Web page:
Installers and Authenticators will oftentimes be the same class/object (because for instance both tasks can be performed by a webserver like nginx) though this is not always the case (the standalone plugin is an authenticator that listens on port 80, but it cannot install certificates; a postfix plugin would be an installer but not an authenticator).

Installers and Authenticators are kept separate because it should be possible to use the StandaloneAuthenticator (it sets up its own Python server to perform challenges) with a program that cannot solve challenges itself (Such as MTA installers).

Installer Development

There are a few existing classes that may be beneficial while developing a new Installer. Installers aimed to reconfigure UNIX servers may use Augeas for configuration parsing and can inherit from AugeasConfigurator class to handle much of the interface. Installers that are unable to use Augeas may still find the Reverter class helpful in handling configuration checkpoints and rollback.

Writing your own plugin


The Certbot team is not currently accepting any new plugins because we want to rethink our approach to the challenge and resolve some issues like #6464, #6503, and #6504 first.

In the meantime, you’re welcome to release it as a third-party plugin. See certbot-dns-ispconfig for one example of that.

Certbot client supports dynamic discovery of plugins through the setuptools entry points using the certbot.plugins group. This way you can, for example, create a custom implementation of Authenticator or the Installer without having to merge it with the core upstream source code. An example is provided in examples/plugins/ directory.

While developing, you can install your plugin into a Certbot development virtualenv like this:

. venv/bin/activate
pip install -e examples/plugins/
certbot_test plugins

Your plugin should show up in the output of the last command. If not, it was not installed properly.

Once you’ve finished your plugin and published it, you can have your users install it system-wide with pip install. Note that this will only work for users who have Certbot installed from OS packages or via pip.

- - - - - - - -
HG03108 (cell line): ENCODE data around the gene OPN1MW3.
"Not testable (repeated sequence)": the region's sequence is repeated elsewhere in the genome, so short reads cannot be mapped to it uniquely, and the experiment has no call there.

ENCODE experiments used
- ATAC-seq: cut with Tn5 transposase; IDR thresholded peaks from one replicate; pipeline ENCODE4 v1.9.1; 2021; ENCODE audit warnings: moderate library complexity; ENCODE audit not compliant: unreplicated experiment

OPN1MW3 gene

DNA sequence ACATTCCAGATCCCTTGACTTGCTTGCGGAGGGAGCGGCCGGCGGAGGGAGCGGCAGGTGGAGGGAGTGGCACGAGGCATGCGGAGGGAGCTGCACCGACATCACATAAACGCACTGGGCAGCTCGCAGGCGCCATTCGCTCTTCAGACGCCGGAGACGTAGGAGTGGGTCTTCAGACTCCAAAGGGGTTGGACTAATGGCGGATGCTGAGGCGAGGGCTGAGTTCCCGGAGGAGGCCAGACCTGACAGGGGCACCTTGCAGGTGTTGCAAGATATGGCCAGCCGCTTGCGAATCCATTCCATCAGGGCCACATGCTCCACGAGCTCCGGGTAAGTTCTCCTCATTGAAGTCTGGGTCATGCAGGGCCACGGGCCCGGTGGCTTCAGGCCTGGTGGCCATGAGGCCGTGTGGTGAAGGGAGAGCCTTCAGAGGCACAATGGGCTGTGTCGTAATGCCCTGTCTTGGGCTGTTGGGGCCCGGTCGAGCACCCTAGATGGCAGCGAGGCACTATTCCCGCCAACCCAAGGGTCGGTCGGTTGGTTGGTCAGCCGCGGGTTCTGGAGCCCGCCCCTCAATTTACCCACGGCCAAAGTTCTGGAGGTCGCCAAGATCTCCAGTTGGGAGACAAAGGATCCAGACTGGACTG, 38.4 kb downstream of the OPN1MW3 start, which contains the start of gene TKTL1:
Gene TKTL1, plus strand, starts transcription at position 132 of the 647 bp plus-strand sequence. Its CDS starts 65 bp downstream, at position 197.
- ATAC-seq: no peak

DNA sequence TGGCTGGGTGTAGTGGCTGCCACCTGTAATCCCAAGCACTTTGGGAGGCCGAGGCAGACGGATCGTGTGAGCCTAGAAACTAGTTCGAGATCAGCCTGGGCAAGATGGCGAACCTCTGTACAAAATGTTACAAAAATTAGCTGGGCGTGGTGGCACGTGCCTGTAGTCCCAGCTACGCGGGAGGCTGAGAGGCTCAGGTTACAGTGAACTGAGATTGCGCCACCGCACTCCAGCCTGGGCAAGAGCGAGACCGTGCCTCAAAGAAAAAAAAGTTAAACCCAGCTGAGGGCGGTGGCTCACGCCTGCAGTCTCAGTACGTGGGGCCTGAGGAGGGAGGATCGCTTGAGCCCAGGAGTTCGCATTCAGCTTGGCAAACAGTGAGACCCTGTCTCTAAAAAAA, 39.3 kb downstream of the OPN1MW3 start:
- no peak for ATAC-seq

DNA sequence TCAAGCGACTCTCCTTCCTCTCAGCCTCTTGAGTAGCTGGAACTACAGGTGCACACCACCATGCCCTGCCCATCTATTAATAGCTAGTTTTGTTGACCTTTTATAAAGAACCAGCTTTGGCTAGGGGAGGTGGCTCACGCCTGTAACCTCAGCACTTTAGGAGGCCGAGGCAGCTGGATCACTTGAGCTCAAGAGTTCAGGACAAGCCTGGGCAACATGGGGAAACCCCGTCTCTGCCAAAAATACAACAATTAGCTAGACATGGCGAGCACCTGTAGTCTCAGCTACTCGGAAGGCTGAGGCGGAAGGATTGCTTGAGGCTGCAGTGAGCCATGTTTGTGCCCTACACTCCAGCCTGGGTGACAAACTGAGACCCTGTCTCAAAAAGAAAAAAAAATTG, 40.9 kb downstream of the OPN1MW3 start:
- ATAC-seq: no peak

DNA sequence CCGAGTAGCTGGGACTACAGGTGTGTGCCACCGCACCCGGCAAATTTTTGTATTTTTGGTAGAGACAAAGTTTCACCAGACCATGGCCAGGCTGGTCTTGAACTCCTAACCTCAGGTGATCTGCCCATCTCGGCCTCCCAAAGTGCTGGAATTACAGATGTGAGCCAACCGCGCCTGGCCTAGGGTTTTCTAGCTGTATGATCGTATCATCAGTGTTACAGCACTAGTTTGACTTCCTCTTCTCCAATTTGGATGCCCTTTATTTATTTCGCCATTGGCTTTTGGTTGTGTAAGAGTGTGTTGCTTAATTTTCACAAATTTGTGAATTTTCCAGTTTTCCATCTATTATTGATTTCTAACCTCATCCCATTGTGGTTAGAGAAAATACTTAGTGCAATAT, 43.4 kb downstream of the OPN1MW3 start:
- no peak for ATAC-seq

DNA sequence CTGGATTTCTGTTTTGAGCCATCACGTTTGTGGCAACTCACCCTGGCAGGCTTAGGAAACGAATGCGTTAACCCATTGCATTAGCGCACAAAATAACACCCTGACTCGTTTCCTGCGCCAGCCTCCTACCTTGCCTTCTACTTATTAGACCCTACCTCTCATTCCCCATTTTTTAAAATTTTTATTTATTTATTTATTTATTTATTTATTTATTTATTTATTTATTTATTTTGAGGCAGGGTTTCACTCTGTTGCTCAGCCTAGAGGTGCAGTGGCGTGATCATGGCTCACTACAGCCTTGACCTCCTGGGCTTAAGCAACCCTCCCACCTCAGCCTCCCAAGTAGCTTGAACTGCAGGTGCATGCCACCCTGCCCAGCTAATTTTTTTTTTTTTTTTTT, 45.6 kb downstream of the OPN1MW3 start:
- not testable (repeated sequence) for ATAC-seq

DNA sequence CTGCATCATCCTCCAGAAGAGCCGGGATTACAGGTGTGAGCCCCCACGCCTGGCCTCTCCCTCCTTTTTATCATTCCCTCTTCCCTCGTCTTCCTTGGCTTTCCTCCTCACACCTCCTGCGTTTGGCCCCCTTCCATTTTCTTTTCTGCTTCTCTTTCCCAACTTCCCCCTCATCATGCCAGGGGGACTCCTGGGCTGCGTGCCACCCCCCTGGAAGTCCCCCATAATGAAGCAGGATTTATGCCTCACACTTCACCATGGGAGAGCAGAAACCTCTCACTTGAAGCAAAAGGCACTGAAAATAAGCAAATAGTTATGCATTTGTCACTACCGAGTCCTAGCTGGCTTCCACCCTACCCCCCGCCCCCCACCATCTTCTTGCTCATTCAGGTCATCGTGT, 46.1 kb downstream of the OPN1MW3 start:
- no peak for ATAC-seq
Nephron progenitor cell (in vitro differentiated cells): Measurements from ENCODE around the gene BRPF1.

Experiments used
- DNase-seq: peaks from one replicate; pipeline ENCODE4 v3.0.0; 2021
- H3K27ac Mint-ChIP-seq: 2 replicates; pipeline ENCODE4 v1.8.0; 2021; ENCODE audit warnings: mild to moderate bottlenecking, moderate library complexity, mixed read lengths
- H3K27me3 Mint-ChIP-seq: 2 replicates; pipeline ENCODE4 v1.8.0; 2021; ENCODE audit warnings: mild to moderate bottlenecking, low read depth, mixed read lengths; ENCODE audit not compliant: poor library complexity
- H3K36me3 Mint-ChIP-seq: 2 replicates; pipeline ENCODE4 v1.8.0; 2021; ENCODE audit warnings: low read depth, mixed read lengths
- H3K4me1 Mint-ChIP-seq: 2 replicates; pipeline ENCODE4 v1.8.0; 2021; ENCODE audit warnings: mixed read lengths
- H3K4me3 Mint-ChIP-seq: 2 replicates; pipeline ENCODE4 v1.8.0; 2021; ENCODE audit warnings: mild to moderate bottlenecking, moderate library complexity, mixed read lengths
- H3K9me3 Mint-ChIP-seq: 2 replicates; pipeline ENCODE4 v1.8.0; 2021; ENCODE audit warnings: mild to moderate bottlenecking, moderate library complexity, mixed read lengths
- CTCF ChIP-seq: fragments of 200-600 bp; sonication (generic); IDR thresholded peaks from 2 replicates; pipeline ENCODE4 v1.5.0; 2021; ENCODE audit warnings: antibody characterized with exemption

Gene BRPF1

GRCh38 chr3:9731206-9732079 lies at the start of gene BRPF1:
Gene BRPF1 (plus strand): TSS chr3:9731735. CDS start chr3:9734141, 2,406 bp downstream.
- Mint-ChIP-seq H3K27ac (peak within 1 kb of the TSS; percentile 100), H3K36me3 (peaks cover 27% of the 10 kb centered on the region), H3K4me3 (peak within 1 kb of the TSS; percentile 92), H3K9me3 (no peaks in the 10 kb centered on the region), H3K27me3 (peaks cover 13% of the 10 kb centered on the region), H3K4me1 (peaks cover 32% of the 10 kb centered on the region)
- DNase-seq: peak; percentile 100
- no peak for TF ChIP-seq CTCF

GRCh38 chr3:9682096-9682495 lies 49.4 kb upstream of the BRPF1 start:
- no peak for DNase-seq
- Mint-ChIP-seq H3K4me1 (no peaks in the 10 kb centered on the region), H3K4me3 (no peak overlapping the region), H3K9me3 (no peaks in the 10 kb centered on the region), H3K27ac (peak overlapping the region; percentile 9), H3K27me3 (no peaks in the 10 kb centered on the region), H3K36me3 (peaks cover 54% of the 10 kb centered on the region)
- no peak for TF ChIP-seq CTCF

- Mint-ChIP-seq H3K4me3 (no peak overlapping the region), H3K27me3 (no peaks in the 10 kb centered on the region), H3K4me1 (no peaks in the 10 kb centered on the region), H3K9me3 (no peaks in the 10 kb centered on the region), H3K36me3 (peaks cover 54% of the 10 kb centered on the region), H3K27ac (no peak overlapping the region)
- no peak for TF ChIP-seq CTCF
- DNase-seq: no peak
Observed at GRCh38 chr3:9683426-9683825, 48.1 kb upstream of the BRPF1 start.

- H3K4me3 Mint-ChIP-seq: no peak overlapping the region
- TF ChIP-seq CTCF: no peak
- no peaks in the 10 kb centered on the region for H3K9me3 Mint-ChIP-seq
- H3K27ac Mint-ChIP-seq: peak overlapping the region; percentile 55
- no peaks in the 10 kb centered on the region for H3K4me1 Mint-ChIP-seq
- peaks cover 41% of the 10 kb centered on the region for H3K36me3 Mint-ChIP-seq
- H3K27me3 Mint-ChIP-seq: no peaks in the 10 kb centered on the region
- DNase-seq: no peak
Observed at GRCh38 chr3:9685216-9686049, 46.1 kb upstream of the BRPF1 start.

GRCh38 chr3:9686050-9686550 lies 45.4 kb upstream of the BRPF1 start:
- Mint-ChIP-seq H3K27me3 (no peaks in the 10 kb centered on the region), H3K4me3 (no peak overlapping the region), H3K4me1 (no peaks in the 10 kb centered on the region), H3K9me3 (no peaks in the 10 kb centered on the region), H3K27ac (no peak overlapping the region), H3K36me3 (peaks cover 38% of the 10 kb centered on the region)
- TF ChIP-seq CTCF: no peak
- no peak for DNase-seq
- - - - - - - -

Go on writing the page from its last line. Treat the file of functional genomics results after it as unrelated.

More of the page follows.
Writing your own plugin snap

If you’d like your plugin to be used alongside the Certbot snap, you will also have to publish your plugin as a snap. Plugin snaps are regular confined snaps, but normally do not provide any “apps” themselves. Plugin snaps export loadable Python modules to the Certbot snap.

When the Certbot snap runs, it will use its version of Python and prefer Python modules contained in its own snap over modules contained in external snaps. This means that your snap doesn’t have to contain things like an extra copy of Python, Certbot, or their dependencies, but also that if you need a different version of a dependency than is already installed in the Certbot snap, the Certbot snap will have to be updated.

Certbot plugin snaps expose their Python modules to the Certbot snap via a snap content interface where certbot-1 is the value for the content attribute. The Certbot snap only uses this to find the names of connected plugin snaps and it expects to find the Python modules to be loaded under lib/python3.8/site-packages/ in the plugin snap. This location is the default when using the core20 base snap and the python snapcraft plugin.

The Certbot snap also provides a separate content interface which you can use to get metadata about the Certbot snap using the content identifier metadata-1.

The script used to generate the snapcraft.yaml files for our own externally snapped plugins can be found at

For more information on building externally snapped plugins, see the section on Building the Certbot and DNS plugin snaps.

Once you have created your own snap, if you have the snap file locally, it can be installed for use with Certbot by running:

snap install --classic certbot
snap set certbot trust-plugin-with-root=ok
snap install --dangerous your-snap-filename.snap
sudo snap connect certbot:plugin your-snap-name
sudo /snap/bin/certbot plugins

If everything worked, the last command should list your plugin in the list of plugins found by Certbot. Once your snap is published to the snap store, it will be installable through the name of the snap on the snap store without the --dangerous flag. If you are also using Certbot’s metadata interface, you can run sudo snap connect your-snap-name:your-plug-name-for-metadata certbot:certbot-metadata to connect your snap to it.